Symbols in Crime and Punishment
The Haymarket: This location serves as a recurring symbol throughout the novel. The Haymarket is a seedy location in St. Petersburg, filled with taverns, cheap vendors, and citizens of ill-repute. Raskolnikov, Sonya, and, later on Svidrigailov, all conduct business or have meetings here. The market serves as a meeting place for many of the major events within the novel. It seems to have an almost supernatural pull as Raskolnikov unintentionally finds himself there multiple times. This suggests that the Haymarket is a symbol for the tension between fate and freewill present throughout the novel. Furthermore, the chaos, criminality, and disorder of the Haymarket serve as an external representation for the struggles that Raskolnikov faces.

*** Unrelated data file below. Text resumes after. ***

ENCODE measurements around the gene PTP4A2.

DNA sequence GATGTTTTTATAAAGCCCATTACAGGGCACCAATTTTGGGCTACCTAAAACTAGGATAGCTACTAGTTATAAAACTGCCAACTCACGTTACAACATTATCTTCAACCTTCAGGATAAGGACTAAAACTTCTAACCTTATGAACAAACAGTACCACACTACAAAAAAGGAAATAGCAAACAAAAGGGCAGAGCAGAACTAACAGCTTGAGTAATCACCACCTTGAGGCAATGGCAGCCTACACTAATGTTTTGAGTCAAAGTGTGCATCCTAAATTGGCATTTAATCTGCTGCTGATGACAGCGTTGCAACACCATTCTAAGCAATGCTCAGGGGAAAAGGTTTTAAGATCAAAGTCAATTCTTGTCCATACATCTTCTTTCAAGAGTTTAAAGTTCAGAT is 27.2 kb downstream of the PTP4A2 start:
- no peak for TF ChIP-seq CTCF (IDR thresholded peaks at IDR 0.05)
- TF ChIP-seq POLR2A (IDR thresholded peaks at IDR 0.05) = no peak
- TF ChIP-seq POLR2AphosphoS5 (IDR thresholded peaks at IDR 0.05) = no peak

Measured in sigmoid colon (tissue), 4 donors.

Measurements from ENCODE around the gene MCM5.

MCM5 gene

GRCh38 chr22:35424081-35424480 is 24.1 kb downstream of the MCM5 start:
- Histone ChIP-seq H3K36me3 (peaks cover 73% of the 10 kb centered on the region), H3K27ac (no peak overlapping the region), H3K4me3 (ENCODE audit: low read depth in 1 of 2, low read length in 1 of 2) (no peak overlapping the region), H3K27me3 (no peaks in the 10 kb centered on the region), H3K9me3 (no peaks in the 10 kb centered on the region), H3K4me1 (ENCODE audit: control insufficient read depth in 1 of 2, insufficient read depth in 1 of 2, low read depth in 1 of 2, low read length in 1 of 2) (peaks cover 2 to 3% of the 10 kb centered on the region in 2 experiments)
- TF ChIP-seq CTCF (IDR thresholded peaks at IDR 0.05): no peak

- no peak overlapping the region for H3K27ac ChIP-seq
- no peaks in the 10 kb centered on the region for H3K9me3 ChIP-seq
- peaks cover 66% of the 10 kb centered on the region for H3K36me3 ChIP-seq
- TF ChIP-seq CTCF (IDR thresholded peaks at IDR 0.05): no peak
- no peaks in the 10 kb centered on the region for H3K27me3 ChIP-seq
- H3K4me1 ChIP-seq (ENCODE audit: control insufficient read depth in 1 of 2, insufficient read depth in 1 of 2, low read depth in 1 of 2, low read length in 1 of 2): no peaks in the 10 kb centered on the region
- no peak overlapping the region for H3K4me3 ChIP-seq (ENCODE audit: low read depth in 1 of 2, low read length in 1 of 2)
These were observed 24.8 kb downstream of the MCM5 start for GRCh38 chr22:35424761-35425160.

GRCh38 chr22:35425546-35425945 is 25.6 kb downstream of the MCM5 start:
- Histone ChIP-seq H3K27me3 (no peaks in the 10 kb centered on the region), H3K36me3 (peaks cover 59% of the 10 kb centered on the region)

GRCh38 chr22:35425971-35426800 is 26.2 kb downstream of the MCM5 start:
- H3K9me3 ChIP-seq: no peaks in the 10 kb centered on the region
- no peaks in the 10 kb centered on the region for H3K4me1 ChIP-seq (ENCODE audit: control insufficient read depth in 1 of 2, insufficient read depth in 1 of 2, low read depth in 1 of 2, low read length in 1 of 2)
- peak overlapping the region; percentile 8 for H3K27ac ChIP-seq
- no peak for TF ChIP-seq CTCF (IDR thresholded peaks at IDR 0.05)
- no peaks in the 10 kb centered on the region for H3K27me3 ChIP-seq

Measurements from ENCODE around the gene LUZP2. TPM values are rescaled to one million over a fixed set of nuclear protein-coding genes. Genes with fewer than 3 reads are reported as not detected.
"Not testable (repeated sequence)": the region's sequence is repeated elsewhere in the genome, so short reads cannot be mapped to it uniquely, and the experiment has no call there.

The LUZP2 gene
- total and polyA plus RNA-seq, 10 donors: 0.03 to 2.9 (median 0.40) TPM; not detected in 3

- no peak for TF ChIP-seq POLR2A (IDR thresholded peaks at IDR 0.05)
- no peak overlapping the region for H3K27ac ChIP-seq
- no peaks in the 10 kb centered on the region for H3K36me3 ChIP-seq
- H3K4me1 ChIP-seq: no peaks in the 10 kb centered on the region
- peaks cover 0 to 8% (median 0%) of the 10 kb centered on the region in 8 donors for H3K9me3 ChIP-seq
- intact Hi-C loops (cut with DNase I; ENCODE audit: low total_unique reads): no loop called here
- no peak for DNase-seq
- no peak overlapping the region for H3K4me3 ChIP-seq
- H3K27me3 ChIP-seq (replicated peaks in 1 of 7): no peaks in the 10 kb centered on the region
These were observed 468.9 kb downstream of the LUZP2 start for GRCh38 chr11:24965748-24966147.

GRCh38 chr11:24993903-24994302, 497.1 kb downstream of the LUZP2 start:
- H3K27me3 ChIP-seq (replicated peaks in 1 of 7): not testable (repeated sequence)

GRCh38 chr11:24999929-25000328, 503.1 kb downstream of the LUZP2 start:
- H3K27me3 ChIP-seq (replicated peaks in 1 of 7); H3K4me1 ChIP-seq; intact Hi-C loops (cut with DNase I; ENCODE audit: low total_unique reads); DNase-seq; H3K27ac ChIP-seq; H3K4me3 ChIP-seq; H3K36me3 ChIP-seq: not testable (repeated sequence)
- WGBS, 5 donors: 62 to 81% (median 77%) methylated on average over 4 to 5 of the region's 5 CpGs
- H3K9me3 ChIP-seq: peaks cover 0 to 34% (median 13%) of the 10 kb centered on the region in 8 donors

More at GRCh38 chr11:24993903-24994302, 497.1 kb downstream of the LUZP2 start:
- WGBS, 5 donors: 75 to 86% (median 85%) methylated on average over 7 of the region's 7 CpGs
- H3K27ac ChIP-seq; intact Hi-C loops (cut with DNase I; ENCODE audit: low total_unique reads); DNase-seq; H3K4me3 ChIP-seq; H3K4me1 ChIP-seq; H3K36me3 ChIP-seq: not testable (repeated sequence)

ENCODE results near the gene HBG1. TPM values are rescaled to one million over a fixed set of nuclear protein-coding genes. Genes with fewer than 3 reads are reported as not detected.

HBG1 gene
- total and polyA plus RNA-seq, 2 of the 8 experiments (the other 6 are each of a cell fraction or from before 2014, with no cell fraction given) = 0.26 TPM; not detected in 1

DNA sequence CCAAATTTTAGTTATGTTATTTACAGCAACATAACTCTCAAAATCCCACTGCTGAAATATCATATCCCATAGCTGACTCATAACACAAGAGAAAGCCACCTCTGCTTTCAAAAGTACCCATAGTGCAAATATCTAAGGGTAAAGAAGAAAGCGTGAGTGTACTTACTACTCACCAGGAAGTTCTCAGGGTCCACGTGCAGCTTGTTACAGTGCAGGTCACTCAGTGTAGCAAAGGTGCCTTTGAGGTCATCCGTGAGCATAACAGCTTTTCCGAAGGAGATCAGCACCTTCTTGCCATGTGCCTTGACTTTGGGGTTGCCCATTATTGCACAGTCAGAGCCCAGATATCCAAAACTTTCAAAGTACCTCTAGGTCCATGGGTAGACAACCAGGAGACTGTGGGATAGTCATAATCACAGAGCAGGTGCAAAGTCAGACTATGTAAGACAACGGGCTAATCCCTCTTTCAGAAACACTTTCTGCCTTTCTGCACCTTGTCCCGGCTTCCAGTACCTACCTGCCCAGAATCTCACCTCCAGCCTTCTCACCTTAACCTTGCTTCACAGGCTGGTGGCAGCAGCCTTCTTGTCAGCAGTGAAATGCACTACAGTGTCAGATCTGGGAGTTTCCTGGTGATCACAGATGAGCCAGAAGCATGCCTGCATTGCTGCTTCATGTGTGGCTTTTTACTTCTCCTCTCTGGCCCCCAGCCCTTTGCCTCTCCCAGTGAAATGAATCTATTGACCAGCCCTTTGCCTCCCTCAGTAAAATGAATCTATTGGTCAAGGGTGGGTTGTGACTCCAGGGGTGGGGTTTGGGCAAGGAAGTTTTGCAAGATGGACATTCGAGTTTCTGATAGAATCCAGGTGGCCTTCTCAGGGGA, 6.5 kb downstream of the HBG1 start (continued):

Yellow: The color yellow serves as a recurring symbol for corruption throughout the novel. Dostoevsky uses this color as an adjective for everything from people, to possessions, to the general atmosphere: the drunk at the inn is “yellow with age”; Sonya’s yellow passport represents her transition to prostitution; the pawnbroker’s room is bathed in yellow light while Raskolnikov looks at what he has done.